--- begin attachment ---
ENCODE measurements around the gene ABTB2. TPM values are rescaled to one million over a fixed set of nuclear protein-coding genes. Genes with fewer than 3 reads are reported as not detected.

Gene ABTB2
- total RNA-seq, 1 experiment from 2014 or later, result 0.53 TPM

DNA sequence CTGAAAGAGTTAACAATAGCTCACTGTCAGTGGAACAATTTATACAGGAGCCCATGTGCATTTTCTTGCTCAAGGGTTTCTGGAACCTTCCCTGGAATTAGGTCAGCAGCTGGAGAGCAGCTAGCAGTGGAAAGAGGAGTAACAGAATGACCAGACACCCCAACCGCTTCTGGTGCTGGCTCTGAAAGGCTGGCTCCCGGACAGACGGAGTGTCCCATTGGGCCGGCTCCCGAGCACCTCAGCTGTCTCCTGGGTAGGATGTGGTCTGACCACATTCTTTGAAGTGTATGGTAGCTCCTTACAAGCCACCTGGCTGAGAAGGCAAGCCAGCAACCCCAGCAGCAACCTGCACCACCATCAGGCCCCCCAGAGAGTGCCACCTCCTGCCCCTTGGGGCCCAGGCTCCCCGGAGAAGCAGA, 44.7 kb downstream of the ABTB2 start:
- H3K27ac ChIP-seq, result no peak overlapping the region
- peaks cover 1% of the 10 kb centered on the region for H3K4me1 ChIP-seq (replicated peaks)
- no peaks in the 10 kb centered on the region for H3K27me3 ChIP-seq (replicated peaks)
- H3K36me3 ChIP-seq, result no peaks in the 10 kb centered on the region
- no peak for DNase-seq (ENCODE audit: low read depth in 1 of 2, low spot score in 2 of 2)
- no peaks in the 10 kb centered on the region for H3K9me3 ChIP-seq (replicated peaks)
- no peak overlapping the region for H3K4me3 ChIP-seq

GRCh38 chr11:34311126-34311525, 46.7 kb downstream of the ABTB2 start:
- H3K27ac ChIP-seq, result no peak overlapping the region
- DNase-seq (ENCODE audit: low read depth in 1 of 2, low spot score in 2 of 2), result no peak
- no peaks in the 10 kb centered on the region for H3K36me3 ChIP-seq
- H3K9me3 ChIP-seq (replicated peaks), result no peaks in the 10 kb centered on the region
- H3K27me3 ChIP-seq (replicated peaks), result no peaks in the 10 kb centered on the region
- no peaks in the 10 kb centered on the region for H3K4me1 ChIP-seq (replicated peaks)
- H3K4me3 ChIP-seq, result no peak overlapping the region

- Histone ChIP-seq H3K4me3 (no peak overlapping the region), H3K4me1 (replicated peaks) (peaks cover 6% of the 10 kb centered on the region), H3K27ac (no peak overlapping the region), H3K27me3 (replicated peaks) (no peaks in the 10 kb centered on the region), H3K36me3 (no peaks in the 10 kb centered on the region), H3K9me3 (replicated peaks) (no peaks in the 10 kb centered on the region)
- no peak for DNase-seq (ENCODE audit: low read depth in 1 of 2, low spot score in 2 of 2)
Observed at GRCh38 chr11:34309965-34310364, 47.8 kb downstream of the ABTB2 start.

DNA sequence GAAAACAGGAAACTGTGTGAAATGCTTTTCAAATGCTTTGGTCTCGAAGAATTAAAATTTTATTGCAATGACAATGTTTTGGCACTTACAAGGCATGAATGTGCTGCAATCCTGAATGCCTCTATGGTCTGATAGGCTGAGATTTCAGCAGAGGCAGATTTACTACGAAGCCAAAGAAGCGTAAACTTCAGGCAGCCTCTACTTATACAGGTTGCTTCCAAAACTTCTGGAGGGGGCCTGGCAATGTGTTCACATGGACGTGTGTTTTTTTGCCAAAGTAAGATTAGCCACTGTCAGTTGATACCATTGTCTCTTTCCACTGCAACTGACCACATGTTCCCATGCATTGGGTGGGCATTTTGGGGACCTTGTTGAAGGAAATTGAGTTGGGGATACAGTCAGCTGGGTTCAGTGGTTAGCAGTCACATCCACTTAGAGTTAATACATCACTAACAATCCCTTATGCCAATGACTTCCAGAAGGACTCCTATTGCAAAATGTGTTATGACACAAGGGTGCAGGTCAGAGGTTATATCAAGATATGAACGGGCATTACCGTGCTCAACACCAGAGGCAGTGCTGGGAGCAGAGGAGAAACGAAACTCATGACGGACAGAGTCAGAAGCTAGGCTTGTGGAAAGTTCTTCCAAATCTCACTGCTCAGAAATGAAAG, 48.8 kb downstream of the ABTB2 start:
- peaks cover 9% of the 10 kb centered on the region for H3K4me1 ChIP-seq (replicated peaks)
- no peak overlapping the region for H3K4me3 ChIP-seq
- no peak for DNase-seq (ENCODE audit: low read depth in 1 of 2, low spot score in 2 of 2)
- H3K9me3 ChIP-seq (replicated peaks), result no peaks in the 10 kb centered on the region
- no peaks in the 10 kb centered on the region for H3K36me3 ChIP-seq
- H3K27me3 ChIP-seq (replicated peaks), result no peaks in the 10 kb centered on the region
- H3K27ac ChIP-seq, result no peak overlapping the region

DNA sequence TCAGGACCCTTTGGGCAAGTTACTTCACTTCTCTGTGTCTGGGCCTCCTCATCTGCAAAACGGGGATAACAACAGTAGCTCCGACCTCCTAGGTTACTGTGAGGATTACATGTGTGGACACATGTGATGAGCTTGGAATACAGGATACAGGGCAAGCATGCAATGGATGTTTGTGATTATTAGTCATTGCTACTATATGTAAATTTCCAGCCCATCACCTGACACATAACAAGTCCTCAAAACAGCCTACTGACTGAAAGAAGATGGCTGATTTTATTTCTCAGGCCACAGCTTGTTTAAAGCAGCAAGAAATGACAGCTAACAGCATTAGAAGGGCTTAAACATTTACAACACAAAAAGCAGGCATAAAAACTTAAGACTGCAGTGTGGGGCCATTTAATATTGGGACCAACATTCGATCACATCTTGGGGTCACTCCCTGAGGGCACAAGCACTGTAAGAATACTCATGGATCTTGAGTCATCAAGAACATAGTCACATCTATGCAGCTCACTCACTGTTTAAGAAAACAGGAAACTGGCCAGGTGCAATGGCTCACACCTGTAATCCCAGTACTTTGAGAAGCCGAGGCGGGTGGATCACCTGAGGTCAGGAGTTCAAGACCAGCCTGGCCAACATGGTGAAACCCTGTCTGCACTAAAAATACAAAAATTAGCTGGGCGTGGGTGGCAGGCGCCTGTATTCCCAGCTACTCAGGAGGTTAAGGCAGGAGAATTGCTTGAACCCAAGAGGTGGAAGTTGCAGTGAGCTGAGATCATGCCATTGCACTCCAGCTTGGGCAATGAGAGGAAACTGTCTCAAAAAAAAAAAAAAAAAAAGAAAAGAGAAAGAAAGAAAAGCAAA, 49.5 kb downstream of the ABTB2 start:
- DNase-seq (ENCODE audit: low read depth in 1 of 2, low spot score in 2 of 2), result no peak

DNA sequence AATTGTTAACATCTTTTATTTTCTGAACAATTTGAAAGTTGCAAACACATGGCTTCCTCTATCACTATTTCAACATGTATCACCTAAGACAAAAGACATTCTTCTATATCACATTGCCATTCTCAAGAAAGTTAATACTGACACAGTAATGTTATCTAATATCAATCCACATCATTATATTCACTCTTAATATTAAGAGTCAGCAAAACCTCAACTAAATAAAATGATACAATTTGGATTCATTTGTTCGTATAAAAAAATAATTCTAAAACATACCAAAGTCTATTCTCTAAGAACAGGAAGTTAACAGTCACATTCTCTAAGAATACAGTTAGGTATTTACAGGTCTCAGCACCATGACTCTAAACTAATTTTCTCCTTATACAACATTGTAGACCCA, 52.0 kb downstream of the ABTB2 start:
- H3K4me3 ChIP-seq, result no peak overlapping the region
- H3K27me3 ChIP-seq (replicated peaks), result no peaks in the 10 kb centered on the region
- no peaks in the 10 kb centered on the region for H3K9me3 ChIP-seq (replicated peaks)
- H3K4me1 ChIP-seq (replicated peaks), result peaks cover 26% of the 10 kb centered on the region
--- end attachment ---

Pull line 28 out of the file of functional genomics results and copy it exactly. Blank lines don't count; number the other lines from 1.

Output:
- no peaks in the 10 kb centered on the region for H3K36me3 ChIP-seq